Earning a meagre income, they could not afford the daily transportation fee of RM3 to send their children to school. Thus the children were forced to walk one to two hours to school. Rainy seasons would aggravate the situation when the roads become too muddy for the children to attend classes.

There were nine primary schools and one secondary school in Paitan. Volunteers managed to conduct home visits by boats with the help of the headmasters and teachers. Tzu Chi Sandakan had earlier in 2011 initiated the Tzu Chi Study Grant but found subsequently that their requirement for meals, transportation and tuition fees were more critical. The assistance model was therefore changed to the Happy Schooling Scheme in 2013.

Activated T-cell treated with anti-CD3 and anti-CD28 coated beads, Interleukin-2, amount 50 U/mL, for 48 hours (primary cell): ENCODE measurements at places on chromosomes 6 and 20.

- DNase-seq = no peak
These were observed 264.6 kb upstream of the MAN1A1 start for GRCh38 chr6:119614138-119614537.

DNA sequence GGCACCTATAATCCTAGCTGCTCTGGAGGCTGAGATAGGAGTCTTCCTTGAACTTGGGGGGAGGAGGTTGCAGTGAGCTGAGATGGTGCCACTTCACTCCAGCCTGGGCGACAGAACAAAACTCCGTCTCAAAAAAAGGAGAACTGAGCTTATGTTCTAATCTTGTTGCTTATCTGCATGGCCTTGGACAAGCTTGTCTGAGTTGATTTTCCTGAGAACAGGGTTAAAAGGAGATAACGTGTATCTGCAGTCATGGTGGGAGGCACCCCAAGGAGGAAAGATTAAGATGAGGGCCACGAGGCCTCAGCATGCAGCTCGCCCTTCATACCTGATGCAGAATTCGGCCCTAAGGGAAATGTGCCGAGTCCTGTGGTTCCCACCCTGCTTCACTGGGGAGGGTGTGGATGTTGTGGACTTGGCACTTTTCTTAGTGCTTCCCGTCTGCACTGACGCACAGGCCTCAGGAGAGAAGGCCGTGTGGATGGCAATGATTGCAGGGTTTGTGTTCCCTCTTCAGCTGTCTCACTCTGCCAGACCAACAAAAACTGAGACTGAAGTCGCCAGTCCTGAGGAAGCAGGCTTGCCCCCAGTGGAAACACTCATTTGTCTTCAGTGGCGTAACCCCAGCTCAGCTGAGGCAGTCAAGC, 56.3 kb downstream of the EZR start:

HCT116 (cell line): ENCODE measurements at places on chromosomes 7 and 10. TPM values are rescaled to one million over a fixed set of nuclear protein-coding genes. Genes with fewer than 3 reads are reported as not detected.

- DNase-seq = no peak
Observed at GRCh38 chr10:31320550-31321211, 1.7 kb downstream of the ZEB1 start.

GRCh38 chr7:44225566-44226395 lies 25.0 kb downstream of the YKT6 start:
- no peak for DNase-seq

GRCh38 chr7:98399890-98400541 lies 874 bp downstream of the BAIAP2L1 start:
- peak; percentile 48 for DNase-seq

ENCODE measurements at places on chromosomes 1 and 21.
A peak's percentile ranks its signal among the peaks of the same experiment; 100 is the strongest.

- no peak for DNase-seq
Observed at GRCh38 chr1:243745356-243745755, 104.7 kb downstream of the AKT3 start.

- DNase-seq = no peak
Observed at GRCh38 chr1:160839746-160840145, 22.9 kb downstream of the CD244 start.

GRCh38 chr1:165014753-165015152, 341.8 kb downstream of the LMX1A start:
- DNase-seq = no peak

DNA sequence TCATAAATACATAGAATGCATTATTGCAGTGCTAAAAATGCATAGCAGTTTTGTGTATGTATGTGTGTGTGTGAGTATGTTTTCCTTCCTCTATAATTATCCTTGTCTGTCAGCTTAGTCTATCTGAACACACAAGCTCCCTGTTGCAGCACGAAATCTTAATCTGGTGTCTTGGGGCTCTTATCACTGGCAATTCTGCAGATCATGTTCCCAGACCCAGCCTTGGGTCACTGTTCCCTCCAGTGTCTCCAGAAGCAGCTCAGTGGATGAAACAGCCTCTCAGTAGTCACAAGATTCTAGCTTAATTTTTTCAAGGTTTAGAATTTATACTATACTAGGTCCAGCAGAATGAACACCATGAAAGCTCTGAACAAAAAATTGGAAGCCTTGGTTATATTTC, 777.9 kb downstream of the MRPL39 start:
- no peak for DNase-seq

Volunteers have since visited seven schools and more than 500 native families. As of September 2016, the Happy Schooling Scheme has benefitted 490 primary students and 220 secondary students.

Journeying more than 200 km

Hsieh Hsiu Hua, the person in charge for Sandakan Liaison Office, reached out to Tzu Chi KL & Selangor for workforce resources to conduct humanistic lessons in Paitin schools. Volunteer Lim Mei Mei was the first to register. On learning about the student literacy standards and that a free clinic would be held by TIMA Sandakan, she extended the invitation to the Tzu Chi youths, English-speaking group, as well as the TIMA members in KL & Selangor.